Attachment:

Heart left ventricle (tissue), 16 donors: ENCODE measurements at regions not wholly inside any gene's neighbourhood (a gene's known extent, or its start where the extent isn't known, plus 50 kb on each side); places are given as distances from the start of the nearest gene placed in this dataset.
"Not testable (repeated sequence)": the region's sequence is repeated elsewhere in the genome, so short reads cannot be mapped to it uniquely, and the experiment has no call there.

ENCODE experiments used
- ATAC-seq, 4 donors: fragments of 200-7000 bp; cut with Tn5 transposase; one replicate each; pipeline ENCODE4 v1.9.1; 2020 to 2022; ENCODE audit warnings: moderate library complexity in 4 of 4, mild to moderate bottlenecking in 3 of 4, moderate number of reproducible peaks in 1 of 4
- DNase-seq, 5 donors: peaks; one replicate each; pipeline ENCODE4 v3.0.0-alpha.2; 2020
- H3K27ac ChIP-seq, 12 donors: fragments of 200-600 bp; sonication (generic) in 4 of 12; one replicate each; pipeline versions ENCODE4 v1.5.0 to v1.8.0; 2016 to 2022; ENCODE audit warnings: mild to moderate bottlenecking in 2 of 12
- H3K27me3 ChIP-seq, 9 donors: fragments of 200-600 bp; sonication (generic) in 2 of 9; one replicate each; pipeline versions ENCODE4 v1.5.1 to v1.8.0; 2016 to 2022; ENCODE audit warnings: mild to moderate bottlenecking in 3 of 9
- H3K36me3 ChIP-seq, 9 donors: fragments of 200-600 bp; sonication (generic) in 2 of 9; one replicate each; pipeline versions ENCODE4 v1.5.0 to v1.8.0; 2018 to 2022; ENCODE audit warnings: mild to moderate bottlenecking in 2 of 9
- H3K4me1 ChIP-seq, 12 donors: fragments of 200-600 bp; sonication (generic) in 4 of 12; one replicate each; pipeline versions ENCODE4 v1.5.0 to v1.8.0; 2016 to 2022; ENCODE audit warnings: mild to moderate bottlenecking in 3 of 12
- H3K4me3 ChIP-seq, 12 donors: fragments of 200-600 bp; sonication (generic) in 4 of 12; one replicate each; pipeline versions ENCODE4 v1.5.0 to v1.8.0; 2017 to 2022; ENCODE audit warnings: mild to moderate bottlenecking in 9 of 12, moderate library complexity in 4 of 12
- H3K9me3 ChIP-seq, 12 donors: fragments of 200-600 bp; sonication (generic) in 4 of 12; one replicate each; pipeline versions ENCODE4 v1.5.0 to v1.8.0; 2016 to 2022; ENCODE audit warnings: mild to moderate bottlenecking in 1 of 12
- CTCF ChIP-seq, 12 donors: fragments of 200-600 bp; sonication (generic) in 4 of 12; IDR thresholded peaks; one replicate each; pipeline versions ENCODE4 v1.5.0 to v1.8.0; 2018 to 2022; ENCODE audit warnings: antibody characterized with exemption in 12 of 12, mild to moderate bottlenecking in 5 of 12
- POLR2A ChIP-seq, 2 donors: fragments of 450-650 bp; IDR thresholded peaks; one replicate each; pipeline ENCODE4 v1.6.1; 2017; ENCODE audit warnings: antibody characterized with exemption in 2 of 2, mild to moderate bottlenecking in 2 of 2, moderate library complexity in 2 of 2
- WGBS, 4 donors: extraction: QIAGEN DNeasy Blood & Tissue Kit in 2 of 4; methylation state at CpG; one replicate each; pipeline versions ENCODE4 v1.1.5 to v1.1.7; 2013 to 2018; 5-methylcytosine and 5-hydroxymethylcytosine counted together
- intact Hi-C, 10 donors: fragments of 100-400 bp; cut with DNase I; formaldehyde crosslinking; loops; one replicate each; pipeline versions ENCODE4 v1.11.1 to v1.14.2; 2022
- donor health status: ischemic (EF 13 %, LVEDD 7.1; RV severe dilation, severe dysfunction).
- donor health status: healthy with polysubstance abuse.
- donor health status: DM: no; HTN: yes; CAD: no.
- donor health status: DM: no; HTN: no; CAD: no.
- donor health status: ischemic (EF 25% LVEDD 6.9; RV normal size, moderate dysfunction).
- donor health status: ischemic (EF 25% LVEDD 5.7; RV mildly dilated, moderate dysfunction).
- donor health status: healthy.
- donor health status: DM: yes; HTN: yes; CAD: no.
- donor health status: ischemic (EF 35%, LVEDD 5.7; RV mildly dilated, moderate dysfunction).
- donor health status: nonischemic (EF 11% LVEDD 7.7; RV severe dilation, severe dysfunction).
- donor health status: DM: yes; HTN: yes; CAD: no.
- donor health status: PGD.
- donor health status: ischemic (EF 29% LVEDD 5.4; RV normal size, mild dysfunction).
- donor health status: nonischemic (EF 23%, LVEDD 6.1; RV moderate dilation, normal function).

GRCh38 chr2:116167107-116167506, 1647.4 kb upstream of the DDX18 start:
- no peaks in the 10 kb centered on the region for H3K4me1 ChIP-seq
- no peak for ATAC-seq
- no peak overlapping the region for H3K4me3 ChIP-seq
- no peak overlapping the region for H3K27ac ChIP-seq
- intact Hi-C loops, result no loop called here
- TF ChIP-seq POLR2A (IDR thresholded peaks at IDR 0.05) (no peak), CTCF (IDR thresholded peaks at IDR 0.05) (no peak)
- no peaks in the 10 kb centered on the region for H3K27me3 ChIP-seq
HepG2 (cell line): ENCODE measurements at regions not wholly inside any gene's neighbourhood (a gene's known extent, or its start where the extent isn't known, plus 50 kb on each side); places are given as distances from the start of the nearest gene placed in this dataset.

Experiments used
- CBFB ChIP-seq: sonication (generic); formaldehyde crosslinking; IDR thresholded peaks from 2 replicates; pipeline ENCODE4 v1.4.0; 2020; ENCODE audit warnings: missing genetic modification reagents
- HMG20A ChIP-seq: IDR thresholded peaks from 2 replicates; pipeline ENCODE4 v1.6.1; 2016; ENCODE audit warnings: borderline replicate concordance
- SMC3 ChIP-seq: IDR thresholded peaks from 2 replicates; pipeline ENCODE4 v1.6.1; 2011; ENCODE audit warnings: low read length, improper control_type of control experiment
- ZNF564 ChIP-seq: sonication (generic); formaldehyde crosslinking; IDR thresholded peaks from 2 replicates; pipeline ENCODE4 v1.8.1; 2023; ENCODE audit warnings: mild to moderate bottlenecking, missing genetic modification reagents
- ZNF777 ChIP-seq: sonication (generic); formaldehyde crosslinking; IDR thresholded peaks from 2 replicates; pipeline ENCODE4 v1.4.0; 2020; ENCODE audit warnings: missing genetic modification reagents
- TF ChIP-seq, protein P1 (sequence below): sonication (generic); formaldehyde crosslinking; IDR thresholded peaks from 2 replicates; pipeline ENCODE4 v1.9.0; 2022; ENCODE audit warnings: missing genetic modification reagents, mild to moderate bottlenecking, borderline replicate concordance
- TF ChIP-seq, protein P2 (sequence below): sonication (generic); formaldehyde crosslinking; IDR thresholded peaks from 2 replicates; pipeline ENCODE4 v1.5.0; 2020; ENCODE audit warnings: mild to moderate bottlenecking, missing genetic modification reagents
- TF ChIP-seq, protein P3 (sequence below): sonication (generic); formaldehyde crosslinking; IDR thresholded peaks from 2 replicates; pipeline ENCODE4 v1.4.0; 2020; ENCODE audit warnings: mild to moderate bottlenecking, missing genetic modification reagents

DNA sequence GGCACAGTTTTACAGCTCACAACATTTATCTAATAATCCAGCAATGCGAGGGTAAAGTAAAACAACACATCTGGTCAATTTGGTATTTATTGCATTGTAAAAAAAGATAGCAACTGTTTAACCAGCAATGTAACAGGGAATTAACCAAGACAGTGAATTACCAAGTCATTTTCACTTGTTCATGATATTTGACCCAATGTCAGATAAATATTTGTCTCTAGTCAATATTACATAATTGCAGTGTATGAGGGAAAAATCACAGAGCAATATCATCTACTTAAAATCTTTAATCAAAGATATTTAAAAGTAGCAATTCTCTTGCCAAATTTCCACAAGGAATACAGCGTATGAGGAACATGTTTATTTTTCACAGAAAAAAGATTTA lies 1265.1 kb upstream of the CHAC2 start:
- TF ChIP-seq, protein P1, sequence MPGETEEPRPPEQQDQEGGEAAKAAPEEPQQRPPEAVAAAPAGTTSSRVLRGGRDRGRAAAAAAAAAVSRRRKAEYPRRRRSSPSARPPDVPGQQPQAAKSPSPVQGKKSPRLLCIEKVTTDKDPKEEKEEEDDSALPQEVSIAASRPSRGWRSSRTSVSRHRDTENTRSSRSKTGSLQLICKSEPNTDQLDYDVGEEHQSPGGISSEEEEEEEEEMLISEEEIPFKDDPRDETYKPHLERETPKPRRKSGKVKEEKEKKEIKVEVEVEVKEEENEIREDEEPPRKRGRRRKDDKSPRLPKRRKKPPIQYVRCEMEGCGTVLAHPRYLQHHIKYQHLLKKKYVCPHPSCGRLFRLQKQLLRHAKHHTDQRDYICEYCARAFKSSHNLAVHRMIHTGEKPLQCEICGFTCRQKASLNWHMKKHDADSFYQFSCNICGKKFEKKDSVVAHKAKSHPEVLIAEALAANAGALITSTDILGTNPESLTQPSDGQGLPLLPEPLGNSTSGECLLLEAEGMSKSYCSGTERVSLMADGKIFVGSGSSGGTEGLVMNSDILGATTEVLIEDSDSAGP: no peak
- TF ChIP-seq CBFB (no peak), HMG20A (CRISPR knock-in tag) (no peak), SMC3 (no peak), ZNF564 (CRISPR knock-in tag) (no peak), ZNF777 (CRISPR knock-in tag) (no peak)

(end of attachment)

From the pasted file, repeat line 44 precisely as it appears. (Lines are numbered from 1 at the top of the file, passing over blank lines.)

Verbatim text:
- ZNF777 ChIP-seq: sonication (generic); formaldehyde crosslinking; IDR thresholded peaks from 2 replicates; pipeline ENCODE4 v1.4.0; 2020; ENCODE audit warnings: missing genetic modification reagents